World-renowned cardiologist Salim Yusuf has won the prestigious Killam Prize for health sciences for his research on preventing and treating cardiovascular disease.
He is the third McMaster University professor to receive this award, begun in 1982, and given by the Canada Council to recognize and celebrate the country’s most inspiring scholars and thought leaders.
There are five prizes worth $100,000, one each in the disciplines of humanities, social sciences, natural sciences, engineering and health sciences.
Yusuf’s research focuses on the biological, behavioural and societal mechanisms behind heart disease and strokes, through large, international clinical research programs of population health in over 50 countries. They include INTERHEART, INTERSTROKE and the Prospective Urban and Rural Epidemiological (PURE) studies.
He complements these studies with large and long-term randomized trials involving several thousand or tens of thousands of people to evaluate strategies that can prevent heart disease and strokes.
The Killam citation says: “Yusuf is undoubtedly the most productive and impactful cardiovascular researcher in Canada – and among the most accomplished medical researchers in the world.”
“I am pleased and humbled to have received the Killam Prize, but it is really a tribute to the dedication of many colleagues here in Hamilton and around the world, conducting the research that is improving the lives of millions of people living with cardiovascular disease,” said Yusuf, a Distinguished University Professor.
“Our research recognizes that we need a holistic approach to successfully tackle cardiovascular disease, addressing the societal and cultural causes putting people at risk, as well as examining the biological and genetic determinants.”
One of his projects has been the 20-year development of the ‘polypill,’ combining aspirin, a statin and blood pressure medications, found to be an inexpensive way to halve the risk of heart attacks and strokes world-wide.
Yusuf is the founder and executive director of the Population Health Research Institute of McMaster University and Hamilton Health Sciences. He is an Officer of the Order of Canada, a member of the Canadian Medical Hall of Fame and he holds the Heart and Stroke Foundation’s Marion W. Burke Chair in Cardiovascular Disease. He is also a past president of the World Heart Federation.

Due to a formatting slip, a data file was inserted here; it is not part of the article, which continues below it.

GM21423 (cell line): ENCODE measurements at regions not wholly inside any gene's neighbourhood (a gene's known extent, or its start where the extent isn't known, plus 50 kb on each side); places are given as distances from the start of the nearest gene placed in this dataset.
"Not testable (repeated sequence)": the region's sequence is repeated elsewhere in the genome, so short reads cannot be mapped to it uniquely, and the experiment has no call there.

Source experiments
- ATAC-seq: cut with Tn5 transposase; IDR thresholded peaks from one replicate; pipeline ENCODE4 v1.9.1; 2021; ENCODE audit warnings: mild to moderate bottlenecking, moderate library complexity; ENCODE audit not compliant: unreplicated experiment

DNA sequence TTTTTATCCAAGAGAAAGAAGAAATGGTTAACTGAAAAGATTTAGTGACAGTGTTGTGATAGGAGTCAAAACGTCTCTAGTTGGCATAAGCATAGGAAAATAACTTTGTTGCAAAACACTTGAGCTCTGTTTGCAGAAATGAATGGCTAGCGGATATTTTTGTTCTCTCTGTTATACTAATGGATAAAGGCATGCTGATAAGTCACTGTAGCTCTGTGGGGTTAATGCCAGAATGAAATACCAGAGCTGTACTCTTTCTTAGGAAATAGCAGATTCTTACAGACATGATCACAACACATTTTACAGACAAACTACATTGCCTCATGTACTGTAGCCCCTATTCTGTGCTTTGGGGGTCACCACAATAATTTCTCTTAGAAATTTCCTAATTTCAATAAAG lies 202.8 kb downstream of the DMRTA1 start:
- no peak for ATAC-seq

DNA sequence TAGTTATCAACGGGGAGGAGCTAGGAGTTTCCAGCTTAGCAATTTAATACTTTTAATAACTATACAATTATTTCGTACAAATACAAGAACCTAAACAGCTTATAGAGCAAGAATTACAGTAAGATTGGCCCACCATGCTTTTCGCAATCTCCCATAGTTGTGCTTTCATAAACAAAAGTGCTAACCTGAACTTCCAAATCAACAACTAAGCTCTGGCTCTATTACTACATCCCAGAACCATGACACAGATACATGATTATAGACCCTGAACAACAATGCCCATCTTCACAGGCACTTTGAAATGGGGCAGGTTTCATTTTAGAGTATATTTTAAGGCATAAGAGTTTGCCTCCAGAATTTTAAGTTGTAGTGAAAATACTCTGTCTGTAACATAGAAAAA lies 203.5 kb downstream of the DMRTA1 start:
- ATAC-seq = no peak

He has received over 60 national and international recognitions for his work including the Canada Gairdner Wightman award and the McLaughlin Medal of the Royal Society of Canada and has been the most cited scientist in the world in cardiovascular medicine for several years.
“Dr. Yusuf’s research on cardiovascular disease has set the international gold standard for expanding the knowledge base and developing new therapies for a condition that remains the leading cause of deaths globally,” said Paul O’Byrne, dean and vice-president of McMaster’s Faculty of Health Sciences.
“I would like to take this opportunity to warmly congratulate Dr. Yusuf on winning the Killam Prize. This is an honour both to his work and reflects that McMaster is a premier international hub of population health research, particularly in cardiovascular issues.”
Both the Killam Prizes and Killam Research Fellowships are run by the Canada Council for the Arts. The Killam Program was established in 1967, with the creation of the Killam Research Fellowships. The Killam Prizes were inaugurated in 1981.
Both programs recognize scholars and researchers who have dedicated their careers to pushing the boundaries of knowledge and meeting challenges faced in daily life.
“The scientific advances achieved by the winners of the 2022 Killam Prizes have greatly contributed to our development as a society,” said Simon Brault, director and CEO for the Canada Council for the Arts.
“Their visionary research has made our lives easier, improved our living conditions and even saved lives. I would like to congratulate them warmly for their commitment to making the world a better place.”
Two McMaster faculty members have previously been awarded the Killam Prize. In 1987, both Fraser Mustard, one of founders of the Michael G. DeGroote School of Medicine at McMaster who discovered the role of aspirin in preventing heart attacks and strokes and Ronald J. Gillespie, an inorganic chemist, and professor of McMaster’s Faculty of Science.
Twenty McMaster researchers have also won Killam Research Fellowships. Those from the Faculty of Health Sciences were Gerald Wright (2011); Deborah Cook (2017) and Eric Brown (2020).
The other 2022 Killam Prize winners are Françoise Baylis, Dalhousie University for humanities; Jeff Dahn, Dalhousie University for engineering; Carl E. James of York University for social sciences; Geoffrey Ozin of the University of Toronto for natural sciences.
Read a Hamilton Spectator article by Jon Wells here: McMaster’s Dr. Salim Yusuf, ‘Wayne Gretzky of health research,’ wins $100,000 Killam Prize